Market leadership is in the boring basics. We should pay attention. Bitcoin, Ethereum, Lightning, Optimism – base layers with scaling solutions for usable applications. We know that digital asset valuations are all about network effects. But investing in railways is pointless with no demand to ride them. Tokenization has been wildly successful in bridging traditional and digital worlds. That’s one trajectory of turning the boring into beautiful.

Tyler Durden Sun, 01/22/2023 - 21:30

Read More

Continue Reading


Pro-crypto lawmaker stays interim US House Speaker as frontrunner loses first round of voting

Ohio Representative Jim Jordan, the Republican Party’s nominee for Speaker, won the support of 200 of his colleagues in an Oct. 17 vote — below the 217…



Ohio Representative Jim Jordan, the Republican Party's nominee for Speaker, won the support of 200 of his colleagues in an Oct. 17 vote — below the 217 needed to hold the position.

North Carolina Representative Patrick McHenry, chair of the United States House Financial Services Committee and crypto proponent in Congress, is still temporarily in the third most powerful role in government after one of his Republican colleagues failed to secure enough votes.

In a vote conducted with members of the U.S. House of Representatives on Oct. 17, no candidate for Speaker won a majority of votes needed to secure the position. Ohio Representative Jim Jordan, the Republican Party's nominee for Speaker, obtained 200 votes — short of the 217 needed to win.

All 212 Democratic members of the House voted for Minority Leader Hakeem Jeffries, with other votes by Republican lawmakers going to Representatives Steve Scalise, Kevin McCarthy, Tom Emmer, Tom Cole, Thomas Massie and Mike Garcia, as well as former New York Rep. Lee Zeldin. According to House rules, a Speaker need not be a member of Congress.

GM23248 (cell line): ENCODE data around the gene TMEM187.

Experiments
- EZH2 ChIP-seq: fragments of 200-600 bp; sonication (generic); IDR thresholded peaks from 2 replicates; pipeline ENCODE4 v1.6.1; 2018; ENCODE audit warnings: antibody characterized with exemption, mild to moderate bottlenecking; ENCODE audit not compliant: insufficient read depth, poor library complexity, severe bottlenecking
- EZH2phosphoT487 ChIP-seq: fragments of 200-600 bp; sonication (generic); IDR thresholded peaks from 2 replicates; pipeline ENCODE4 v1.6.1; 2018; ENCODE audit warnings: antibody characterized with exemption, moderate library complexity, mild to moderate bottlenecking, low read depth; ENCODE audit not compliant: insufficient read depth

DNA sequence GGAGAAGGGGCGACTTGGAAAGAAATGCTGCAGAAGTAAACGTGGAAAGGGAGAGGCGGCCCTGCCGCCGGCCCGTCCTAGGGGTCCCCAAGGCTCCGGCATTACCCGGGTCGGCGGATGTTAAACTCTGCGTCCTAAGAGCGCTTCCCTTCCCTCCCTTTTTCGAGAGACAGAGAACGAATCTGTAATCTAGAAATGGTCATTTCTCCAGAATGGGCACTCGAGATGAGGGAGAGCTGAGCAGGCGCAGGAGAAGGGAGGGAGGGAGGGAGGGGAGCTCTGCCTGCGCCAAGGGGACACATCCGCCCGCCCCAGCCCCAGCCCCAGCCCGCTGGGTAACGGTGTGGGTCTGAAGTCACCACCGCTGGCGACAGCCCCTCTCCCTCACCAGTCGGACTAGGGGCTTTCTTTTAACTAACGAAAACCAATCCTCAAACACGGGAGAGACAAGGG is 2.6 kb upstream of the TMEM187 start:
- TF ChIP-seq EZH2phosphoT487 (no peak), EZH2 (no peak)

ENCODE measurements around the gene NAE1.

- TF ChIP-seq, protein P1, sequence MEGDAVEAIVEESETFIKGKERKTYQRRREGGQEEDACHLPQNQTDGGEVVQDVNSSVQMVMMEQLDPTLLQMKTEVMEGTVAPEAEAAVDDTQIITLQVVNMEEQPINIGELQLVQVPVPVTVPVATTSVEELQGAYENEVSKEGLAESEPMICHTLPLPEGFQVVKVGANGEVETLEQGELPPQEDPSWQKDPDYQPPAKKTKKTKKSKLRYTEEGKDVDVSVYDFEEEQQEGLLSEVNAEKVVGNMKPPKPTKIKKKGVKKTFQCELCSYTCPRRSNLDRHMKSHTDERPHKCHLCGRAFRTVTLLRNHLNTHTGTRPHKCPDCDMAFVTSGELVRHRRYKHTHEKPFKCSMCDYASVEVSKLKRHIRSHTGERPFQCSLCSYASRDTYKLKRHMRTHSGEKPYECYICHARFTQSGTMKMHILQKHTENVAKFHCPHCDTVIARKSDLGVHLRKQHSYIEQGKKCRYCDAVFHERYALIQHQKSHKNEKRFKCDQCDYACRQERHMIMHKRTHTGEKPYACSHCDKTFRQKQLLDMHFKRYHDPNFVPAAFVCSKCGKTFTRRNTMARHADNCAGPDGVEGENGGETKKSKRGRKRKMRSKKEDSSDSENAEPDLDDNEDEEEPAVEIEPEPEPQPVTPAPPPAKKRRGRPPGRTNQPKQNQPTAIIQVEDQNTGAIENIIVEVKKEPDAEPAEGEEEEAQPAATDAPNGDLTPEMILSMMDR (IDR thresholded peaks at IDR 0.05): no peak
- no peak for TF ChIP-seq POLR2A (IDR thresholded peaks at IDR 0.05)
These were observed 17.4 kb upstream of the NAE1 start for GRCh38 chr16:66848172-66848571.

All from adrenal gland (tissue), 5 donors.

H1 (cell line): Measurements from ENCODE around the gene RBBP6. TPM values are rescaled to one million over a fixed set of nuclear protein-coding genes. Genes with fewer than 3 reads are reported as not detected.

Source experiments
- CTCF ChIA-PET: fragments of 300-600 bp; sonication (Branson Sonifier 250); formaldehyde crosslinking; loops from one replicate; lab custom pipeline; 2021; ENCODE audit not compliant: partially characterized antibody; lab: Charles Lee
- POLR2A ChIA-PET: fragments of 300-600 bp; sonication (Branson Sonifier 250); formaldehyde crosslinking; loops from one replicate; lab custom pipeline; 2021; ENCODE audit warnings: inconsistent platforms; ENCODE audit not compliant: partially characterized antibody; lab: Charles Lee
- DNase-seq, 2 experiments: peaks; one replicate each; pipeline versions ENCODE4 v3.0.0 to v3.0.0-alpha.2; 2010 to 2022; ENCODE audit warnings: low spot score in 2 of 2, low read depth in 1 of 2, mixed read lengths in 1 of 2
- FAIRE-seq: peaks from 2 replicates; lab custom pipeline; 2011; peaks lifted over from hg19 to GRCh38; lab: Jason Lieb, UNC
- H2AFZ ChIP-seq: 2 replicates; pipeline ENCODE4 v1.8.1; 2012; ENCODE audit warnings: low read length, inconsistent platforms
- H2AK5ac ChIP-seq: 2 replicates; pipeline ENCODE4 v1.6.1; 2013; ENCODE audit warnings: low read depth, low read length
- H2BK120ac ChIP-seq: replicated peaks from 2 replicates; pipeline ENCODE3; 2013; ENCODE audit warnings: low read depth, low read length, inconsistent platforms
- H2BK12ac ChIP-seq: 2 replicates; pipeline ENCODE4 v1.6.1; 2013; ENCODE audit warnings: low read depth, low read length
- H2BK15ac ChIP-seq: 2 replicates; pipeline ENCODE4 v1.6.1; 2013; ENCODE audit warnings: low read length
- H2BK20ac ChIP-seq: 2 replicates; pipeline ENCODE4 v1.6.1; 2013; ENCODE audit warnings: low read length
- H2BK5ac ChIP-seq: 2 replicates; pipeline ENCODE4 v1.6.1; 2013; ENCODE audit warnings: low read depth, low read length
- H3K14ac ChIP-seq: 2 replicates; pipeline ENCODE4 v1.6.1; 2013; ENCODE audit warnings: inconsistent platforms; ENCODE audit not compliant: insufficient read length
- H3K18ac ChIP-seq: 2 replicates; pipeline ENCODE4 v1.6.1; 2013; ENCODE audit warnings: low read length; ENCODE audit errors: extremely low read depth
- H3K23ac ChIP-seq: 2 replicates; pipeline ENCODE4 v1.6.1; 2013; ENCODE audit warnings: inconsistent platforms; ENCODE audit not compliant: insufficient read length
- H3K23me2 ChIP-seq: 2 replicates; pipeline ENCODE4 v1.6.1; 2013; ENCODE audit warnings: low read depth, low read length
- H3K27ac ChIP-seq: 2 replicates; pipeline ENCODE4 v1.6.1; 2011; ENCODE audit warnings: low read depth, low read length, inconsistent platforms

Rep. McHenry, who has been serving as interim Speaker since Republican members voted to oust McCarthy on Oct. 4, currently lacks the authority to move legislation forward in the House, with the exception of the Speaker vote. For the first time in U.S. history, half of the legislative branch of the federal government was largely paralyzed, making it impossible to move forward with crypto-related bills.

Rep. Patrick McHenry addressing the U.S. House of Representatives on Oct. 17. Source

Many pro-crypto users on social media have called on lawmakers to make McHenry the next Speaker — an outcome which would also require nearly all Republicans in the House to unite behind one candidate. Behind U.S. President Joe Biden and Vice President Kamala Harris, the Speaker of the House is second in the country's presidential line of succession. However, some experts have reportedly said the line of succession does not apply to an interim Speaker like McHenry.

Related: US government among largest Bitcoin hodlers with over $5B in BTC: Report

At the time of publication, it was unclear when McHenry planned to call for a second vote. Many have criticized Jordan for repeating falsehoods surrounding the results of the 2020 presidential election in favor of former President Donald Trump, but he remains the leading candidate with a Republican majority in the House and Democrats united behind Jeffries.

McHenry led the House Financial Services Committee as lawmakers voted in favor of crypto bills including the Financial Innovation and Technology for the 21st Century Act, the Blockchain Regulatory Certainty Act, the Clarity for Payment Stablecoins Act and the Keep Your Coins Act. The pieces of legislation are expected to head to the House floor for a full vote, but the current situation with the Speaker makes that unlikely in the near future.

Magazine: Opinion: GOP crypto maxis almost as bad as Dems’ ‘anti-crypto army’

Read More

Continue Reading


General Motors loses ground to key electric vehicle rival

A major global automaker knocked GM out of the top 3 U.S. EV car companies last quarter.



General Motors’  (GM) - Get Free Report argues that United Auto Workers (UAW) should end their strike to avoid the risk that competitors outmaneuver it in the electric vehicles market.

Indeed, there's a lot at stake. Electric vehicles are increasingly displacing internal combustion engine (ICE) vehicles, and disrupting General Motors' plans could lead to lost market share, and, possibly, end its dominance as America’s top vehicle manufacturer.

The company is already under pressure from one key rival that overtook it last quarter, pushing it out of the top three U.S. EV car companies.

A logo is displayed on a Chevrolet Bolt EV that sits on the sales lot at Stewart Chevrolet on April 25 in Colma, Calif. (Photo by Justin Sullivan/Getty Images)